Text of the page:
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Chahar Bagh Boulevard is a historical avenue in Isfahan constructed in the Safavid era of Iran.
The avenue is the most historically famous in all of Persia. It connects north of city to south and is about 6 kilometers long. On the west side are situated the Gardens of the Vazirs, and on the east the Hasht Behesht and Chehel Sotoun gardens.
Shah Abbas I was the king who changed his capital from Qazvin to Esfahan and decided to pour all the countries artistic wealth into that central spot which has been dubbed for centuries “Nisfi Jahan” or “Half the World”.
(adsbygoogle = window.adsbygoogle || []).push({}); The chief architect of this task of urban planning was Shaykh Bahai (Baha’ ad-Din al-`Amili), who focused the programme on two key features of Shah Abbas’s master plan: the Chahar Bagh avenue, flanked at either side by all the prominent institutions of the city, such as the residences of all foreign dignitaries, and the Naqsh-e Jahan Square.
The courtyard is coated in a fine brown dust, the surrounding walls are crumbling and the flaking plaster is the same monotonous khaki color as the ground. This decrepit house in a decaying maze of narrow alleys in Isfahan, Iran, betrays little of the old capital’s glory days in the 17th century. Suddenly, a paint-splattered worker picking at a nearby wall shouts, waves his steel trowel and points. Underneath a coarse layer of straw and mud, a faded but distinct array of blue, green and yellow abstract patterns emerges—a hint of the dazzling shapes and colors that once made this courtyard dance in the shimmering sun.

I crowd up to the wall with Hamid Mazaheri and Mehrdad Moslemzadeh, the two Iranian artist-entrepreneurs who are restoring this private residence to its former splendor. When these mosaics were still vibrant, Isfahan was larger than London, more cosmopolitan than Paris, and grander, by some accounts, than even storied Istanbul. Elegant bridges crossed its modest river, lavishly outfitted polo players dashed across the world’s largest square and hundreds of domes and minarets punctuated the skyline. Europeans, Turks, Indians and Chinese flocked to the glittering Persian court, the center of a vast empire stretching from the Euphrates River in what is today Iraq to the Oxus River in Afghanistan. In the 17th century, the city’s wealth and grandeur inspired the rhyming proverb, Isfahan nesf-e jahan, or “Isfahan is half the world.”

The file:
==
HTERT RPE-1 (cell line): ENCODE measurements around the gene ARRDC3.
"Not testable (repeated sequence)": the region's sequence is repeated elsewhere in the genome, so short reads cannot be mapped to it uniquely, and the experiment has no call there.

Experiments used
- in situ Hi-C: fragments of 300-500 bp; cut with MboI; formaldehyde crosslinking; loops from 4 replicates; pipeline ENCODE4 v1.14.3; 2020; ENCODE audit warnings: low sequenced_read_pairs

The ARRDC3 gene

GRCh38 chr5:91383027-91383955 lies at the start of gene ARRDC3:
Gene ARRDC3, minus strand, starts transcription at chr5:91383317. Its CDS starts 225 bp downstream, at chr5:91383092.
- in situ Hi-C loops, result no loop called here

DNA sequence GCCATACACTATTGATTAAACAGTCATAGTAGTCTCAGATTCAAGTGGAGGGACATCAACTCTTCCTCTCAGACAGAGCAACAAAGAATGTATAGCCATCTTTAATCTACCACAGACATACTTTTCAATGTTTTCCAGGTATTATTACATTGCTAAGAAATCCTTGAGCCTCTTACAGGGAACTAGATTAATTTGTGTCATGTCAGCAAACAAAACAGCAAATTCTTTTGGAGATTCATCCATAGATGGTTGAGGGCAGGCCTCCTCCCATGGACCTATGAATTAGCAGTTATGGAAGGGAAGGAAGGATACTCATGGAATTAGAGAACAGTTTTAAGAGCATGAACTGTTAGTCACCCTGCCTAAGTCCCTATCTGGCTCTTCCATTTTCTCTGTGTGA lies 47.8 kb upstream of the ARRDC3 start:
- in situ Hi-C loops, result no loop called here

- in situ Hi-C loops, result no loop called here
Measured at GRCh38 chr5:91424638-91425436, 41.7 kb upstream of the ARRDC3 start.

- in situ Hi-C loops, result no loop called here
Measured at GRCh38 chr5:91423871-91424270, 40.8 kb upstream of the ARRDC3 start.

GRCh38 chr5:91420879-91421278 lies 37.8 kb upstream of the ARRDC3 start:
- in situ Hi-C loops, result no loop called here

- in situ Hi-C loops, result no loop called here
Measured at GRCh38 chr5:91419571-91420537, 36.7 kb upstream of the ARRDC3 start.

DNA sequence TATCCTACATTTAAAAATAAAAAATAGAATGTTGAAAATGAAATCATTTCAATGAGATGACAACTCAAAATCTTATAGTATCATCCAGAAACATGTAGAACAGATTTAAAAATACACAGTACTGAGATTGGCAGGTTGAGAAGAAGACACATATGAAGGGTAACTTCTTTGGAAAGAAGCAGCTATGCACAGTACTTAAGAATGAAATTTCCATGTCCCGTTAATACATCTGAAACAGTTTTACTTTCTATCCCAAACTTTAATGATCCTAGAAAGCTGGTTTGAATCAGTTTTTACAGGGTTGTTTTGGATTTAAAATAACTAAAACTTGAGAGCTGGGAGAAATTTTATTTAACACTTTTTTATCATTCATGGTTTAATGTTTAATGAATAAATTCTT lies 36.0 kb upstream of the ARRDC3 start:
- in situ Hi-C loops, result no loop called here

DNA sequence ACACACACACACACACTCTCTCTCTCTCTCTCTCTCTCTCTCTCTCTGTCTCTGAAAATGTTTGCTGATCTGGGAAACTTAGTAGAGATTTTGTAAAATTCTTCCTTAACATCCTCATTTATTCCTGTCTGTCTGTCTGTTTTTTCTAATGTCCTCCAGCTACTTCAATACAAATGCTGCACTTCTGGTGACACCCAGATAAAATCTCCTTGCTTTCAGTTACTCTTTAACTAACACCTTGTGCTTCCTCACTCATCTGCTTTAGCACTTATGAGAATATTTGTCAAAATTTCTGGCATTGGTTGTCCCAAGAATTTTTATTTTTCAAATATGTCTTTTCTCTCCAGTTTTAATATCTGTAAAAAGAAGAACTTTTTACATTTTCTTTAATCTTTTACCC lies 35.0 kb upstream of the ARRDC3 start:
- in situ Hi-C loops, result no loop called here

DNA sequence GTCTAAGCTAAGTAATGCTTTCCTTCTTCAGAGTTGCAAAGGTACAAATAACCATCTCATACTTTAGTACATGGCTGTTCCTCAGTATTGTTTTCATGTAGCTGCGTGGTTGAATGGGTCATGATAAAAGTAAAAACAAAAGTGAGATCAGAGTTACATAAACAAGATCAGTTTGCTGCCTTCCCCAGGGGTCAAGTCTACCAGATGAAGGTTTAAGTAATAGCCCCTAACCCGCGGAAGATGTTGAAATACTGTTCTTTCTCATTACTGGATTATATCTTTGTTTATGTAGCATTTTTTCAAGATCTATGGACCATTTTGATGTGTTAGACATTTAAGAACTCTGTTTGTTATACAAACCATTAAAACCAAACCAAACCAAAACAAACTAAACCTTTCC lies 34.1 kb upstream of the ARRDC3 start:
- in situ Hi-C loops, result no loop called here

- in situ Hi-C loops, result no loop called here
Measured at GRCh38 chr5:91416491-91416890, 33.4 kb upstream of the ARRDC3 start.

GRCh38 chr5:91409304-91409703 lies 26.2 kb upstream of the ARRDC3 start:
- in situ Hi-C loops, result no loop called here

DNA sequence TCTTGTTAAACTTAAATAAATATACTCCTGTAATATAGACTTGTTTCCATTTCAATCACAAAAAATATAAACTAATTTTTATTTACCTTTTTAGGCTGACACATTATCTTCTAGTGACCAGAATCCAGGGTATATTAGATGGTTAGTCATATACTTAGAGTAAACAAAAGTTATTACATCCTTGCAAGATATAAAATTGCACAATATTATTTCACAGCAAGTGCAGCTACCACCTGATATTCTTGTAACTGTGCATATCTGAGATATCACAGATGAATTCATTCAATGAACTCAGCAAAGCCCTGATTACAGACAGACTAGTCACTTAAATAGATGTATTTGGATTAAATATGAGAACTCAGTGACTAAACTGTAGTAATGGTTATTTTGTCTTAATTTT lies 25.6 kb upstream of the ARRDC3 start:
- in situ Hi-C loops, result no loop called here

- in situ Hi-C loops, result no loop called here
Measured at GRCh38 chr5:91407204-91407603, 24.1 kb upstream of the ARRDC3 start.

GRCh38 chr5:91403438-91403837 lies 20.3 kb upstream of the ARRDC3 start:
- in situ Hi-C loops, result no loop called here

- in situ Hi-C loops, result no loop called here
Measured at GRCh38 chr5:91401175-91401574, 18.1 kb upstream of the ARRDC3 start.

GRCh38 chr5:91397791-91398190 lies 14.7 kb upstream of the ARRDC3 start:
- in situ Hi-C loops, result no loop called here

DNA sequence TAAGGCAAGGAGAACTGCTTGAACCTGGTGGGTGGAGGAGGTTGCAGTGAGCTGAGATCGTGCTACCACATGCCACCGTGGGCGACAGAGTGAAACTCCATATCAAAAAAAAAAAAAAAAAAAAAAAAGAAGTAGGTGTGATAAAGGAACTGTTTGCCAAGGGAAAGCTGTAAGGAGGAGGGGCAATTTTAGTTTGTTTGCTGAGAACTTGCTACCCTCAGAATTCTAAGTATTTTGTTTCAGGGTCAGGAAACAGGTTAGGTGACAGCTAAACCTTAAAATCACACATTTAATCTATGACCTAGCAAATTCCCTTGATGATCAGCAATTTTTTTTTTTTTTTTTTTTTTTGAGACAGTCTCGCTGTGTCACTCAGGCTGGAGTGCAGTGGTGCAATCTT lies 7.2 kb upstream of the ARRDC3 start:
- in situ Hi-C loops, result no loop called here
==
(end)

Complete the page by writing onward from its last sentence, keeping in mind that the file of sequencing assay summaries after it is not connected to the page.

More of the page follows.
After a brutal siege shattered that golden age in the early 18th century, new rulers eventually moved the capital to Tehran, leaving Isfahan to languish as a provincial backwater, which not incidentally left many of the old city’s monuments intact. “One could explore for months without coming to an end of them,” marveled British traveler Robert Byron on his 1933-34 journey across Asia. That artistry, he wrote in The Road to Oxiana, “ranks Isfahan among those rarer places, like Athens or Rome, which are the common refreshment of humanity.”

Today, however, the city is mainly known abroad as the site of Iran’s premier nuclear research facility. What once was a sleepy town has emerged as the country’s third largest metropolis, surrounded by expanding suburbs, belching factories and the choking traffic of more than three million people. Nothing symbolizes Iran’s disconcerting modernity more than its launch, in February, of a satellite named Omid (Hope). In Isfahan, however, hope is a commodity in sharp decline. The elegant urban landscape that survived invasions by Afghan tribesmen and Mongol raiders is now threatened by negligence and reckless urban development.

Mazaheri and Moslemzadeh are members of a new generation of Isfahanis who want to restore not just buildings but their city’s reputation as a Persian Florence, one they hope will one day enthrall Westerners with its wonders once again. Inside the cool and dark interior of the house that is their current focus, the freshly painted white stucco ceiling bristles with scalloped stalactites. Delicate gilded roses frame wall paintings of idyllic gardens. (Paradise is a Persian word meaning “walled garden.”) Above a central fireplace, hundreds of inset mirrors reflect light from the courtyard. “I love this profession,” says Safouva Saljoughi, a young, chador-clad art student who is dabbing at a faded painting of flowers in one corner of the room. “I have a special relationship with these places.”

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